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Biking

Bike riding is a fabulous way to explore the Oregon Coast and get some exercise along the way. Growing in popularity through the years, biking a favorite activity here for locals and for visitors from around the world. Some use it as a means of transportation between sights and towns along the shore: riding along Highway 101 and the Three Capes Scenic Route can be both inspiring and challenging, and you’ll enjoy beautiful views as you go. Get out of your car and into nature: feel the ocean breeze at your back and the sun on your face as you pedal your way around Tillamook.

Mountain biking

The Tillamook State Forest has several single track mountain bike trails. Our region is growing in popularity as a destination for mountain-bikers. Still less busy than some of the better-known spots in central Oregon and the Willamette Valley, Tillamook mountain trails can make for a more solitary ride. Chances are, you’ll still encounter a number of hikers, but many trails in our neck of the woods remain less popular for bikers. That’s their loss, though! Our region has some wonderful rides for those who venture this way.

Check out our blog article on single-track trails to learn more, but here’s a brief rundown. The Wilson River Trail offers a slew of different options for both experienced and novice mountain bikers. Different sections of the trail offer easier or more strenuous rides, so read up ahead of time and start at the trailhead best suited to your level. There are also trails further east, such as the Browns Camp Loop and Gales Creek Trail. You can tackle just one of these or traverse several in a single trip (many rails are interconnected) for a longer ride.

Get in gear

There are a few things to know before you take on the trails. For one, riding deep into the forest often means you’re far from help, if it’s needed. So, bring plenty of bike supplies to take care of technical problems on your own—a tire pump, patch kit and spare tubes are a good start to your emergency repair kit. A headlight is also a great investment, in case the sun sets while you’re out. For yourself, wear or pack a raincoat and bring extra chapstick and sunscreen to re-apply throughout the trip. And, as you would for any wilderness excursion, bring at least a basic first aid kit. Finally, consider biking in a group. If someone does get injured, you’ll want others there to help get them to safety.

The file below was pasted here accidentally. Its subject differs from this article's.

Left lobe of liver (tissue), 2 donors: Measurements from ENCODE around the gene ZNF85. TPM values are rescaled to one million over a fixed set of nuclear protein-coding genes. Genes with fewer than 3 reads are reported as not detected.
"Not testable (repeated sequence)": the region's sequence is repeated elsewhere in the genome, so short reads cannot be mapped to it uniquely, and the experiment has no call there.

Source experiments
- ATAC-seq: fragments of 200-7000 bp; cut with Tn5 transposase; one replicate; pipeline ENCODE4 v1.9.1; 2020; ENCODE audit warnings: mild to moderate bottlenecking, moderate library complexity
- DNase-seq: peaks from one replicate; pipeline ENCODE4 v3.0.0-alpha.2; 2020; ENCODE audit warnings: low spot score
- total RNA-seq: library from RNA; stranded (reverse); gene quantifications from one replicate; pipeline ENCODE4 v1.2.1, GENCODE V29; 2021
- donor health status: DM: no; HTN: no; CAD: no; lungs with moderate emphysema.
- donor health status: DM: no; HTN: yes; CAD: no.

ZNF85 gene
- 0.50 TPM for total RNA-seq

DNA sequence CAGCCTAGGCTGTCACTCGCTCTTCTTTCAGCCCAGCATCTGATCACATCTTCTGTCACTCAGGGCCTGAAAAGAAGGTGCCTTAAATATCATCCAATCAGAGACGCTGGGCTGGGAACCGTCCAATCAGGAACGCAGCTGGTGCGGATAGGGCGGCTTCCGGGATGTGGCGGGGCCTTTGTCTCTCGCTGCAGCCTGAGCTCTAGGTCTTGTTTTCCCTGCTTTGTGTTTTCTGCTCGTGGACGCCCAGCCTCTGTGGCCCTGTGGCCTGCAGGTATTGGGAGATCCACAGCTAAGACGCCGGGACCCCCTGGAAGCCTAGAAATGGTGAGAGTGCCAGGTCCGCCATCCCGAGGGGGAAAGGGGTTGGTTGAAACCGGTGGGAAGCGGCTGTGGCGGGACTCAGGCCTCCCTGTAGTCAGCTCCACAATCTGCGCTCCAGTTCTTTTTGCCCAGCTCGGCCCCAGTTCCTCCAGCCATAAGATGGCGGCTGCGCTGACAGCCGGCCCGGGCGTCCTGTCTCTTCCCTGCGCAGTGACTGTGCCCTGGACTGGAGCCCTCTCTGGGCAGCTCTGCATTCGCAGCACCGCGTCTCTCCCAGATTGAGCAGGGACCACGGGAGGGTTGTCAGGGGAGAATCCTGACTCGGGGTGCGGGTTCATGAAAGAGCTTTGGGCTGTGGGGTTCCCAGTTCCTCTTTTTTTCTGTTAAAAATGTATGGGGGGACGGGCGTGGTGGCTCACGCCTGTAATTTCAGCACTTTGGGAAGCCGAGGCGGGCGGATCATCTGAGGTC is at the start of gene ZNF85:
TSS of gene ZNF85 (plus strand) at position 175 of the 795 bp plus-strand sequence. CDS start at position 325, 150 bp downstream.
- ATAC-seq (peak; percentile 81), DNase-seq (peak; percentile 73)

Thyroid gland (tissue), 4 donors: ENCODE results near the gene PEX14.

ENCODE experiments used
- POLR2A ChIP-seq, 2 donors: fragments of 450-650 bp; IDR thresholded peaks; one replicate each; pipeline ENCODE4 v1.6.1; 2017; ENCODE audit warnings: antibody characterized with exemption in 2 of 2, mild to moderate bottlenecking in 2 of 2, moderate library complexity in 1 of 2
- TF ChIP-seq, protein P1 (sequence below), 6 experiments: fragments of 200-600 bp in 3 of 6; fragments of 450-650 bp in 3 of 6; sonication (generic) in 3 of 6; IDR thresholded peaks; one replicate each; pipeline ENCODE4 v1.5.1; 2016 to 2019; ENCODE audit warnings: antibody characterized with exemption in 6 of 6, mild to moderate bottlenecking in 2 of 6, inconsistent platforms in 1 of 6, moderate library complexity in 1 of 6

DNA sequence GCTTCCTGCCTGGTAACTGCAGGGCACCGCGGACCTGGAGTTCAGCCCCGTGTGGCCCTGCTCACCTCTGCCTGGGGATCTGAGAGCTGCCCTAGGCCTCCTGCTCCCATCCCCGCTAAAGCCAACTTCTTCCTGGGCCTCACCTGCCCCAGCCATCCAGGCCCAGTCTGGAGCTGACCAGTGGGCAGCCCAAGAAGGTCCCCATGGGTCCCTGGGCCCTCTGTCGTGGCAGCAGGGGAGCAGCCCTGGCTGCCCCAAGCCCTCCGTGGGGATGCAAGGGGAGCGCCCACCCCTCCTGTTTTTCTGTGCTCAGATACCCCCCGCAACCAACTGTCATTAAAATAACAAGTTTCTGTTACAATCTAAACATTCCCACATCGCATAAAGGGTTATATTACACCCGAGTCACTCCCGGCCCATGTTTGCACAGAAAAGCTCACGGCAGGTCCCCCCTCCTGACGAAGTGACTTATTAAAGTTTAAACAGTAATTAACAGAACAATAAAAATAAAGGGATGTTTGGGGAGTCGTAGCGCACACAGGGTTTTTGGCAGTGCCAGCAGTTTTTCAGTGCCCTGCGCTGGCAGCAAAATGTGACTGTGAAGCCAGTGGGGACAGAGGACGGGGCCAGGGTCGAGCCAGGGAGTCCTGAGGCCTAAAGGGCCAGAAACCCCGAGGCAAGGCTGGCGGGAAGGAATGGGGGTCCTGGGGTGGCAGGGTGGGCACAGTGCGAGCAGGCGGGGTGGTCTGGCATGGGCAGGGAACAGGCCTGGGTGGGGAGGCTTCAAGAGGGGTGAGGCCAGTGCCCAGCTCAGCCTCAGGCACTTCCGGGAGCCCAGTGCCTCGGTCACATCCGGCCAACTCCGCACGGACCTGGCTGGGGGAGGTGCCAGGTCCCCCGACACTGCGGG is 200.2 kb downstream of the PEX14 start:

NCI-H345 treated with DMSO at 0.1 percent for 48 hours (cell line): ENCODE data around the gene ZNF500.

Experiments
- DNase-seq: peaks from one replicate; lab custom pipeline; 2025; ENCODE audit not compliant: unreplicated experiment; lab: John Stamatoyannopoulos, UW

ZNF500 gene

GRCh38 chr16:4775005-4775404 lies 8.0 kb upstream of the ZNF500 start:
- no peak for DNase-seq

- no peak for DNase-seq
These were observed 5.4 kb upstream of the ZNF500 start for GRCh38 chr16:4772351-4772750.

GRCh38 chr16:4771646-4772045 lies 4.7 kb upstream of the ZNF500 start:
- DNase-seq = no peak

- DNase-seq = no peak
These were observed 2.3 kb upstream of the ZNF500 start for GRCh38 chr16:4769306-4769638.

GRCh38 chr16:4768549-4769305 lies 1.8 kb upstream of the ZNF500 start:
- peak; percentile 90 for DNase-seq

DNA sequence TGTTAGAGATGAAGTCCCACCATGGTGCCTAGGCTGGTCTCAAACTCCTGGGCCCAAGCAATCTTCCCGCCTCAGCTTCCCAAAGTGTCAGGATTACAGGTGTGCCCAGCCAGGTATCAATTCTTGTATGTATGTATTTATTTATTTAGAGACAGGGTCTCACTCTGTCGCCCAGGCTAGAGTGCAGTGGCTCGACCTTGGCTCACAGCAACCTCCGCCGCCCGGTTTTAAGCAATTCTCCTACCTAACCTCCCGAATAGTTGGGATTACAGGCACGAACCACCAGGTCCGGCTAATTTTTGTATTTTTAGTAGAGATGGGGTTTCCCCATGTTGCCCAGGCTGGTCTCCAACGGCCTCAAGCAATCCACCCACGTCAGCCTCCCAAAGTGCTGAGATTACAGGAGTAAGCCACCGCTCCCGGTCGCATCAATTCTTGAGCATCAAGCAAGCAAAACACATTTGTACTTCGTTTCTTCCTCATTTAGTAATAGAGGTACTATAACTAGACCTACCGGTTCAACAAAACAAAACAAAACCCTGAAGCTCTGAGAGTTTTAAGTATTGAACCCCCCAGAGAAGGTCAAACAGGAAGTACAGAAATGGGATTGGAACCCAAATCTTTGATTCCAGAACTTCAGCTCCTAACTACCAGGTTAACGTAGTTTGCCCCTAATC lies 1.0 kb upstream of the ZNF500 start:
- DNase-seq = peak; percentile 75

Photo by Alphacolor 13 on Unsplash

Biking on the beach

If a route along the sand is more your speed, the Tillamook Coast has no shortage of pleasant (but still leg-pumping!) beach rides. Bikes with fat tires are sturdy, and they do great in the surf, on wet or dry sand and on sandy beachside trails. You can rent them from a few key locations on the Tillamook Coast. You’ll find great beach trails in Nehalem Bay State Park, with an easy 2-mile-long path that offers riders beautiful views of the bay. Another popular spot is Bayocean Spit, where you can trek through trees or pedal up and down sand dunes on the shore. If you’re feeling ambitious, try the 15-mile route between Cape Lookout and Pacific City, where you’ll enjoy long stretches of uncrowded beach and likely see flocks of seabirds as you go. Try Manzanita’s Bahama Mama’s for rentals!  

Railriding

Take a ride on the rails, pedaling in recumbent bikes over the Tillamook Bay railroad. Oregon Coast Railriders offer a two-hour, 11-mile round trip experience is perfect for nature enthusiasts, birders, rail fans, and for group activities. The out-of-service railroad tracks take you over rivers, through forests and past farmland for a little sampling of Tillamook’s diverse terrains and beautiful scenery. There are no age restrictions, and railriding is a nice alternative to traditional biking for young children (who haven’t mastered the fine art of balance) and anyone with mobility issues. Because the whole group—there are four seats to each car— shares the work of pedaling, it’s a team “sport” and folks can pitch in as they’re able without anyone falling behind.

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